My mind is neither thick or literal.

Lincoln in the Bardo by George Saunders (Man Booker Prize long list 2017)

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XXII

After perhaps thirty minutes the unkempt man left the white stone home and stumbled away into the darkness.

Entering,  I found the boy sitting in one corner.

My father, he said.

Yes, I said.

He said he will come again, he said. He promised.

I found myself immeasurably and inexplicably moved.

A miracle, I said.

the reverend everly thomas

February 25, 1862

President Lincoln has returned to the cemetery where his son, Willie, had earlier been interred in his sick-box. The father is overcome with grief for his son, holding him and arranging his hair and creating a dreadful longing amongst the ghosts already there, for they yearn to be touched by someone from “that other place.”

The ghosts: roger bevins iii, hans vollman, the reverend everly thomas, converse amongst themselves thereby filling us in as to the goings-on in the Oak Hill Cemetery. Their voices are interspersed with other ghosts, all indicated by names which are not capitalized, a perfect way to show how “unsubstantial” they are.

As for a bardo…in Tibetan Buddhism, a bardo is a state of existence between death and rebirth. It is in this bardo that the ghosts exist, discussing amongst themselves the woes of death, the way that people have arrived to dwell in the bardo with them. Their conversation is rich in imagination, lush with detail. Who among us does not wonder about how it will be when we depart from this world?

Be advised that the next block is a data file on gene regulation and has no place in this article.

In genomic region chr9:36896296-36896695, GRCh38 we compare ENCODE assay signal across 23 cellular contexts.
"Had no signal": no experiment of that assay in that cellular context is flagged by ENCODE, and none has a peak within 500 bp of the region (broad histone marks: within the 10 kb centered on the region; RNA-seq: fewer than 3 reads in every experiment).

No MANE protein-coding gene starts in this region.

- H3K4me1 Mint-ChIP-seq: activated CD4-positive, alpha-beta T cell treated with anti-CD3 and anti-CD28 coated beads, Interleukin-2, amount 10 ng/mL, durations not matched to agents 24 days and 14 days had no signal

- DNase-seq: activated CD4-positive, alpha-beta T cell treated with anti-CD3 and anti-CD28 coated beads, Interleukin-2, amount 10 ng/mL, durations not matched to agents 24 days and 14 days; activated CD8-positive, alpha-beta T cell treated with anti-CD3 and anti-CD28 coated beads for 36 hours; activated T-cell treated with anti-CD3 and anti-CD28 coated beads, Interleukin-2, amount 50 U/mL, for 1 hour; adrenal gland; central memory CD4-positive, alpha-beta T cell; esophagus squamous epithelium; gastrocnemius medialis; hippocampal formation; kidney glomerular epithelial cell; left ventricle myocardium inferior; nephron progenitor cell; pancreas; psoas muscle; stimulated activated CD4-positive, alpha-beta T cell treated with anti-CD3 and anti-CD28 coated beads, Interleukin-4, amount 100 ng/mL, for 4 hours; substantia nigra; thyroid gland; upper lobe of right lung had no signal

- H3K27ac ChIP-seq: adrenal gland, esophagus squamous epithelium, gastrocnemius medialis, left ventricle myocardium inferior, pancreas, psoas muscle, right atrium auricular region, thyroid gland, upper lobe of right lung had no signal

When Mr. Lincoln mourns his son, one of the ghosts imagines what he is thinking:

Because I love him so and am in the habit of loving him and that love must take the form of fussing and worry and doing. Only there is nothing left to do. Free myself of this darkness as I can, remain useful, not go mad. Think of him, when I do, as being in some bright place, free of suffering, resplendent in a new mode of being.

Thus thought the gentleman. Thoughtfully combing a patch of grass with his hand.

roger bevins iii

Yet the perspectives which Saunders has written about President Lincoln could well apply to those felt toward our own President Trump today. Look at the irony within these sentiments:

The Presdt is an idiot. ~In “The Civil War Papers of George B. McClellan,” edited by Stephen Sears

Vain, weak, puerile, hypocritical, without manners, without social grace, and as he talks to you, punches his fists under your ribs. ~In “The War Years,” by Carl Sandburg, account of SherrardnClemens

Evidently a person of very inferior cast of character, wholly unequal to the crisis. ~In “The Emergence of Lincoln: Prologue to the Civil War, 1859-1861, by Allen Nevins account of Edward Everett

These disparaging points of view go on for much longer than I could type them, or perhaps than you would want to read them. We all know of the negative perspectives people have toward our current leader. I only mention them here to point to Saunders’ apt imagination and research, applicable to more than the character of whom he writes.

While I found Lincoln in the Bardo clever and imaginative, ultimately it does not hold up to either Solar Bones or Days Without End, both of which will be hard to beat in my mind.

Autumn by Ali Smith (Man Booker long list 2017)

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All across the country, the country split in pieces. All across the country, the countries cut adrift.

All across the country, the country was divided, a fence here, a wall there, a line drawn here, a line crossed there,

a line you don’t cross here,
a line you better not cross there,
a line of beauty here,
a line dance there,
a line you don’t even know exists here,
a line you can’t afford there,
a whole new line of fire,
line of battle,
end of the line,
here/there.